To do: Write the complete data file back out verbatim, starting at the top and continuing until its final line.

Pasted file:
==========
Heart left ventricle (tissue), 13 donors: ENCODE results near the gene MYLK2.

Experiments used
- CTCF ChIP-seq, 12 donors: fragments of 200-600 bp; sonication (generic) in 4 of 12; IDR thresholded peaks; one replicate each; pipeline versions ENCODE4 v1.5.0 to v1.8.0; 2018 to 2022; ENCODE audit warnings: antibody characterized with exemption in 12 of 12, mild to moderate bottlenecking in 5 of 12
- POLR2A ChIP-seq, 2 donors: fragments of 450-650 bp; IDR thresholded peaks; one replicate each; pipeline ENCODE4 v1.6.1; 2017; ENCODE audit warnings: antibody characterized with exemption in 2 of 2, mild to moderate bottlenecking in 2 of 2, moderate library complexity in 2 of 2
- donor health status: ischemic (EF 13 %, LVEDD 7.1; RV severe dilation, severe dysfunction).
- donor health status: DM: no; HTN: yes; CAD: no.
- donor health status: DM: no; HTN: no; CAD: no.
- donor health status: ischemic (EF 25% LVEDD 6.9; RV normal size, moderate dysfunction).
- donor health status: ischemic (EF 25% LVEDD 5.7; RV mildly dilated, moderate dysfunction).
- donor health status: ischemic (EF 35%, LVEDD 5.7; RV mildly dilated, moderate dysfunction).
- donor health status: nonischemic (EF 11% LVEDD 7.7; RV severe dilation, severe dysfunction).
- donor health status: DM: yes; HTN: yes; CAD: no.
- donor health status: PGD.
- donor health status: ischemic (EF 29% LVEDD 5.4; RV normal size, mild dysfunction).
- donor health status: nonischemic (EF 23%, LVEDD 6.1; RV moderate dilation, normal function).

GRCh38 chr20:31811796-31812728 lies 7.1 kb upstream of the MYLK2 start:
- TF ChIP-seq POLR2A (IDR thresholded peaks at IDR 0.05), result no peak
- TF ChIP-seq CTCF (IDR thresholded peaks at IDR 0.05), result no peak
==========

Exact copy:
Heart left ventricle (tissue), 13 donors: ENCODE results near the gene MYLK2.

Experiments used
- CTCF ChIP-seq, 12 donors: fragments of 200-600 bp; sonication (generic) in 4 of 12; IDR thresholded peaks; one replicate each; pipeline versions ENCODE4 v1.5.0 to v1.8.0; 2018 to 2022; ENCODE audit warnings: antibody characterized with exemption in 12 of 12, mild to moderate bottlenecking in 5 of 12
- POLR2A ChIP-seq, 2 donors: fragments of 450-650 bp; IDR thresholded peaks; one replicate each; pipeline ENCODE4 v1.6.1; 2017; ENCODE audit warnings: antibody characterized with exemption in 2 of 2, mild to moderate bottlenecking in 2 of 2, moderate library complexity in 2 of 2
- donor health status: ischemic (EF 13 %, LVEDD 7.1; RV severe dilation, severe dysfunction).
- donor health status: DM: no; HTN: yes; CAD: no.
- donor health status: DM: no; HTN: no; CAD: no.
- donor health status: ischemic (EF 25% LVEDD 6.9; RV normal size, moderate dysfunction).
- donor health status: ischemic (EF 25% LVEDD 5.7; RV mildly dilated, moderate dysfunction).
- donor health status: ischemic (EF 35%, LVEDD 5.7; RV mildly dilated, moderate dysfunction).
- donor health status: nonischemic (EF 11% LVEDD 7.7; RV severe dilation, severe dysfunction).
- donor health status: DM: yes; HTN: yes; CAD: no.
- donor health status: PGD.
- donor health status: ischemic (EF 29% LVEDD 5.4; RV normal size, mild dysfunction).
- donor health status: nonischemic (EF 23%, LVEDD 6.1; RV moderate dilation, normal function).

GRCh38 chr20:31811796-31812728 lies 7.1 kb upstream of the MYLK2 start:
- TF ChIP-seq POLR2A (IDR thresholded peaks at IDR 0.05), result no peak
- TF ChIP-seq CTCF (IDR thresholded peaks at IDR 0.05), result no peak